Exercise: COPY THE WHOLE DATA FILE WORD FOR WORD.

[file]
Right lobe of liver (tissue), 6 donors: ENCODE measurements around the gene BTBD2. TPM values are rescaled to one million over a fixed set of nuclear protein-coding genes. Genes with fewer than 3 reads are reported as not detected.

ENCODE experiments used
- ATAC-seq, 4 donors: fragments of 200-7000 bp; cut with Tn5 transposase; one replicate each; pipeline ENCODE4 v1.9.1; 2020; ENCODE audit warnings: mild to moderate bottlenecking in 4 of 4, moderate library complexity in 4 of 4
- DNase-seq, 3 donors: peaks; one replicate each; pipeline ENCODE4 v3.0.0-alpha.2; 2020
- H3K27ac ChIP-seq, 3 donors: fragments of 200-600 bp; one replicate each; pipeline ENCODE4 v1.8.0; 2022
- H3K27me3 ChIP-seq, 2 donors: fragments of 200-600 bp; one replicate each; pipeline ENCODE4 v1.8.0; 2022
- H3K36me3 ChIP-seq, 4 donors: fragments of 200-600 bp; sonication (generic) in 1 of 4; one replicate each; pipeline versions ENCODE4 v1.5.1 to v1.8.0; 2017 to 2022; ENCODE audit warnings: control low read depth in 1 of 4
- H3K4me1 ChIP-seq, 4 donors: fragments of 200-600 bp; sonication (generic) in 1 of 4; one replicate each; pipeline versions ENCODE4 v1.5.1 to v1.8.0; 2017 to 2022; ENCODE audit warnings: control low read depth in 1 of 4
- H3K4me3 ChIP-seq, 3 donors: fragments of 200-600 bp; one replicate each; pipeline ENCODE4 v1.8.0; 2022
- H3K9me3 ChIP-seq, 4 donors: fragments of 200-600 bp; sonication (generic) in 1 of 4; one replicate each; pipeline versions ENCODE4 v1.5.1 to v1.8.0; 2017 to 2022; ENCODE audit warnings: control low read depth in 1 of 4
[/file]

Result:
Right lobe of liver (tissue), 6 donors: ENCODE measurements around the gene BTBD2. TPM values are rescaled to one million over a fixed set of nuclear protein-coding genes. Genes with fewer than 3 reads are reported as not detected.

ENCODE experiments used
- ATAC-seq, 4 donors: fragments of 200-7000 bp; cut with Tn5 transposase; one replicate each; pipeline ENCODE4 v1.9.1; 2020; ENCODE audit warnings: mild to moderate bottlenecking in 4 of 4, moderate library complexity in 4 of 4
- DNase-seq, 3 donors: peaks; one replicate each; pipeline ENCODE4 v3.0.0-alpha.2; 2020
- H3K27ac ChIP-seq, 3 donors: fragments of 200-600 bp; one replicate each; pipeline ENCODE4 v1.8.0; 2022
- H3K27me3 ChIP-seq, 2 donors: fragments of 200-600 bp; one replicate each; pipeline ENCODE4 v1.8.0; 2022
- H3K36me3 ChIP-seq, 4 donors: fragments of 200-600 bp; sonication (generic) in 1 of 4; one replicate each; pipeline versions ENCODE4 v1.5.1 to v1.8.0; 2017 to 2022; ENCODE audit warnings: control low read depth in 1 of 4
- H3K4me1 ChIP-seq, 4 donors: fragments of 200-600 bp; sonication (generic) in 1 of 4; one replicate each; pipeline versions ENCODE4 v1.5.1 to v1.8.0; 2017 to 2022; ENCODE audit warnings: control low read depth in 1 of 4
- H3K4me3 ChIP-seq, 3 donors: fragments of 200-600 bp; one replicate each; pipeline ENCODE4 v1.8.0; 2022
- H3K9me3 ChIP-seq, 4 donors: fragments of 200-600 bp; sonication (generic) in 1 of 4; one replicate each; pipeline versions ENCODE4 v1.5.1 to v1.8.0; 2017 to 2022; ENCODE audit warnings: control low read depth in 1 of 4